Tookis writes: A new report reveals that in 2007 organised criminal gangs for the first time started attacking Internet connected Apple products with the intention of stealing money. The report issues a chilling warning that the increased popularity of Mac computers and the enthusiastic take-up of net connected products such as iPhone and iPod Touch has its down side. http://www.itwire.com/content/view/16236/53/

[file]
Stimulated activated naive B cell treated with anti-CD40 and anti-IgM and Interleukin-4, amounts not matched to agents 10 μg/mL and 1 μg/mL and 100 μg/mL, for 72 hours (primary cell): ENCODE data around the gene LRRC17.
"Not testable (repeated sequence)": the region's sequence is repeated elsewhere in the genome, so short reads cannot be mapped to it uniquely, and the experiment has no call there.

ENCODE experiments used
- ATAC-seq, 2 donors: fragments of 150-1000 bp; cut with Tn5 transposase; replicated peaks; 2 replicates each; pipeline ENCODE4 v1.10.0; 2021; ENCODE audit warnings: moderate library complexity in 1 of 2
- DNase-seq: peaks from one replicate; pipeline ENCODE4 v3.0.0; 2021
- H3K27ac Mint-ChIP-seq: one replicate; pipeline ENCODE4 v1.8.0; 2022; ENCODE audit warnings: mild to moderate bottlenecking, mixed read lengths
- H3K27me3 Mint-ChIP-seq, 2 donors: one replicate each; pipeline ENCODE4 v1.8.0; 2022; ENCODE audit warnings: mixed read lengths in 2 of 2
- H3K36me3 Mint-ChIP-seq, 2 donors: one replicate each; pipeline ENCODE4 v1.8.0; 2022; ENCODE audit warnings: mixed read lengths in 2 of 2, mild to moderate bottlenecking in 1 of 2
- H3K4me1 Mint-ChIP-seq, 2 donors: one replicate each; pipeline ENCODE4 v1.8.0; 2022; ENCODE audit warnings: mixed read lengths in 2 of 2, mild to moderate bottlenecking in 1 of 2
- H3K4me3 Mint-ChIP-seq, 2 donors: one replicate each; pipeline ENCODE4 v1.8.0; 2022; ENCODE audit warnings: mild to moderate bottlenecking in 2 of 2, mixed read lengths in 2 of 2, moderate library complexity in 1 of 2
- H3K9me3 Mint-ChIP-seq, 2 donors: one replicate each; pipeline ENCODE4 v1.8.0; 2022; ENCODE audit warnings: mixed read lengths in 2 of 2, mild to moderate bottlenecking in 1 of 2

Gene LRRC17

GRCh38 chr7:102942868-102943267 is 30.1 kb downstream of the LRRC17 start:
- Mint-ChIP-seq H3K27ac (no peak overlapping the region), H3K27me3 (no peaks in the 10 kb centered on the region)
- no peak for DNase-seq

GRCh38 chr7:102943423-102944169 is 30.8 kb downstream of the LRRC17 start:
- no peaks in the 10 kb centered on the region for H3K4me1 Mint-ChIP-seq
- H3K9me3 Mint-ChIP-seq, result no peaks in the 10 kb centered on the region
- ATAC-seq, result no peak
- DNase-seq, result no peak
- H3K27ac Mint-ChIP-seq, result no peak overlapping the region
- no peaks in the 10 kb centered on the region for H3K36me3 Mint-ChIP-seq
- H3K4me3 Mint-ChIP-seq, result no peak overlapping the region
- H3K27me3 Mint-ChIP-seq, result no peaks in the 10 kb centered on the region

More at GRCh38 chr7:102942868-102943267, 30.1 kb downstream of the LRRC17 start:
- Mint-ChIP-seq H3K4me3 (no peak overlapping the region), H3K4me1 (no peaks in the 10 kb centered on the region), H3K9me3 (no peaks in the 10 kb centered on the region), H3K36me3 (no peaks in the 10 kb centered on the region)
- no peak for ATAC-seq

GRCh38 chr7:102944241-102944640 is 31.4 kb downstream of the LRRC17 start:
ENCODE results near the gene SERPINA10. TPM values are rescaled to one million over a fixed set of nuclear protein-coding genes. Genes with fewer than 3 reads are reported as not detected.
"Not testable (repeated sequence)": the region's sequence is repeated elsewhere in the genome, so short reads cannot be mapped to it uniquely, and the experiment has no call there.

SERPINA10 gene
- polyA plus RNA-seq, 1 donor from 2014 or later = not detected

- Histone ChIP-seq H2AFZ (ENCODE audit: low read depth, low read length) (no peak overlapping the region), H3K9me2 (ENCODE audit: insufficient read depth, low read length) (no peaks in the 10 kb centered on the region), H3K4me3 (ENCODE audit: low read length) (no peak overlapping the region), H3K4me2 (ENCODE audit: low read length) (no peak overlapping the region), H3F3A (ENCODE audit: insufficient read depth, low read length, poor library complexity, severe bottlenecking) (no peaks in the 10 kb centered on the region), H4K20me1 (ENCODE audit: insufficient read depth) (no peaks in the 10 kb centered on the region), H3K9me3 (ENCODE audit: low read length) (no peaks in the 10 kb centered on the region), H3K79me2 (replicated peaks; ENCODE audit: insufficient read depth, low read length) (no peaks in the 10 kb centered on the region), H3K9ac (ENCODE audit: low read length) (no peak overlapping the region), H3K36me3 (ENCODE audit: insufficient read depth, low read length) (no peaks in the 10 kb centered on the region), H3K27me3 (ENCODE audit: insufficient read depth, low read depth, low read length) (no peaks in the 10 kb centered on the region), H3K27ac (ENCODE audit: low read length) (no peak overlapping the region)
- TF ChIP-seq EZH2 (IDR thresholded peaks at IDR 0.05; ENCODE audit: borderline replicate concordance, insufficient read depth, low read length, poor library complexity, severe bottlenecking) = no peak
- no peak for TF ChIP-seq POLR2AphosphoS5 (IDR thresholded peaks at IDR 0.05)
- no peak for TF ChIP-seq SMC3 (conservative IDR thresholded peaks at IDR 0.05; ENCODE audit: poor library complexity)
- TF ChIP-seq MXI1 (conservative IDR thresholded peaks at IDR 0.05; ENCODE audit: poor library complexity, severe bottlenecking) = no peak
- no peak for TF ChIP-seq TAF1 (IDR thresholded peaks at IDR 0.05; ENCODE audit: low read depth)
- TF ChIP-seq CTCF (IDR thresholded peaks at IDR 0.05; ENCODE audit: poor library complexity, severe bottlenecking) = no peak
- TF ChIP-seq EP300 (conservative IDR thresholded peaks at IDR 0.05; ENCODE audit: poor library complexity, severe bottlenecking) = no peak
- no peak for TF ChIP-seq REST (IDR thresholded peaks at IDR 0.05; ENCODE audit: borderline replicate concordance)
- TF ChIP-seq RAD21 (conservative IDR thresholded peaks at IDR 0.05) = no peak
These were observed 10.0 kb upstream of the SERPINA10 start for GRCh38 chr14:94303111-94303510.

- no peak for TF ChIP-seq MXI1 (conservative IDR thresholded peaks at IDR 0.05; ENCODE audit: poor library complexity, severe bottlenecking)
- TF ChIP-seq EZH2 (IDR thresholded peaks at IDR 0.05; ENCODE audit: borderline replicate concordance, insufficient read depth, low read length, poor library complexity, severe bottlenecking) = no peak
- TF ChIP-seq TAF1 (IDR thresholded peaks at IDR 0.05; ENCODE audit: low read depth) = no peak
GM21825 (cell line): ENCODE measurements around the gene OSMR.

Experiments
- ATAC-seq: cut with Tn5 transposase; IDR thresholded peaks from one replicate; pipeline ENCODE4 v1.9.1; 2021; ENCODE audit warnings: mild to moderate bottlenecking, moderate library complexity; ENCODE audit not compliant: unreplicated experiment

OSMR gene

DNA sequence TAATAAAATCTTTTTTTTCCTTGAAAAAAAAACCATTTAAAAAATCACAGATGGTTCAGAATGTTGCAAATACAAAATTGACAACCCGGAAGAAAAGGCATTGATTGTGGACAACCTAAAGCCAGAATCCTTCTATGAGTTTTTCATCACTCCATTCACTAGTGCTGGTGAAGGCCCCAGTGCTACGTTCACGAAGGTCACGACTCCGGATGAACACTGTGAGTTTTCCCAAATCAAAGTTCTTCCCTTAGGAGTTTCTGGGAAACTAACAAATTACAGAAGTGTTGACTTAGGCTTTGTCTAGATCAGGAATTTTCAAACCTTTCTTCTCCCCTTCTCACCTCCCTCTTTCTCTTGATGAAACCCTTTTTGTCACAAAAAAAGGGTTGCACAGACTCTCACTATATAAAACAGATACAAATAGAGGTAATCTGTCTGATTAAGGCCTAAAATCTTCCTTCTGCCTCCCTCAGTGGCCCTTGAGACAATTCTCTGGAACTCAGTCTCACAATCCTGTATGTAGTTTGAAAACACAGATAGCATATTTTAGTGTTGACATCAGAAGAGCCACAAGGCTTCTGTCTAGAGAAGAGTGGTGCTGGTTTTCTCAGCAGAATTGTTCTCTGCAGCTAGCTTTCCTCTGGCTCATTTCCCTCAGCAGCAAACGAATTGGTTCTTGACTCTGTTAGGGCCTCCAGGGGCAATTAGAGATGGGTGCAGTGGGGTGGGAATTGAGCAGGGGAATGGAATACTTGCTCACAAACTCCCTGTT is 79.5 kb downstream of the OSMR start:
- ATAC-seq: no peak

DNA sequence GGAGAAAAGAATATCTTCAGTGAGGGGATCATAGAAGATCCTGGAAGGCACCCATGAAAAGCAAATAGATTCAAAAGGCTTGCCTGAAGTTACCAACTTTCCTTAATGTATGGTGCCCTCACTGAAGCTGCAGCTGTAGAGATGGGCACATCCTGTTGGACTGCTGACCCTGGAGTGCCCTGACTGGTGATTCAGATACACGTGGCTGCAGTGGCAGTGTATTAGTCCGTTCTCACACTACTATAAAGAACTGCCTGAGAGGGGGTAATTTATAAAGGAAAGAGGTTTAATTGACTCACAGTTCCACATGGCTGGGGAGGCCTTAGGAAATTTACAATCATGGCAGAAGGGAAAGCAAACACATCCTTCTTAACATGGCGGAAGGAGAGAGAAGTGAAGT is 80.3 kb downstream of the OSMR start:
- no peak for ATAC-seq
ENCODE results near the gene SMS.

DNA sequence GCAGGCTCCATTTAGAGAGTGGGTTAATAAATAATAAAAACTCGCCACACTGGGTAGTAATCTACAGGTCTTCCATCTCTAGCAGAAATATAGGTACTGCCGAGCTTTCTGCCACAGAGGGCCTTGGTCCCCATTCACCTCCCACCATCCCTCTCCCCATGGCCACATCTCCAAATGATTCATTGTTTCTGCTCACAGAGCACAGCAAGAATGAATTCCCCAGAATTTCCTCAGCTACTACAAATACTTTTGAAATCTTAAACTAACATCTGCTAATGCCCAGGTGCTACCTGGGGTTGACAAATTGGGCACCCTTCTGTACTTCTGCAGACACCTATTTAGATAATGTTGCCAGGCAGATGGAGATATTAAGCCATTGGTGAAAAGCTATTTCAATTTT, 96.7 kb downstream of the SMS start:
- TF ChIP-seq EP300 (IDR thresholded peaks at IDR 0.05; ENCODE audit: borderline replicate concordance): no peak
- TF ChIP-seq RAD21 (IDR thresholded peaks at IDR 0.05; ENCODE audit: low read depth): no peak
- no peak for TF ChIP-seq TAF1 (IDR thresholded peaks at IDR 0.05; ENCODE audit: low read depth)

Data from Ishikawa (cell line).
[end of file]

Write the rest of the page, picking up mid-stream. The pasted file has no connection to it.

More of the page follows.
Hugh Pickens writes: "Rick Cotton, general counsel of NBC, and Tim Wu, professor at Columbia Law school, continue their debate about copyright issues and technology on Saul Hansell's blog at the New York Times discussing Fair Use of commercial music and video as the raw materials for new creations. Cotton says that content protection on the broadband internet is really not a debate about fair use The fact that users can "take three or four movies and splice together their favorite action scenes and post them online does not mean that these uses are fair. There needs to be something more — something that truly injects some degree of original contribution from the maker other than just the assembly of unchanged copies of different copyrighted works." Wu's position is that "it is time to recognize a simpler principle for fair use: work that adds to the value of the original, as opposed to substituting for the original, is fair use. This simple concept would bring much clarity to the problems of secondary authorship on the web." This is a continuation of the previous discussion on copy protection."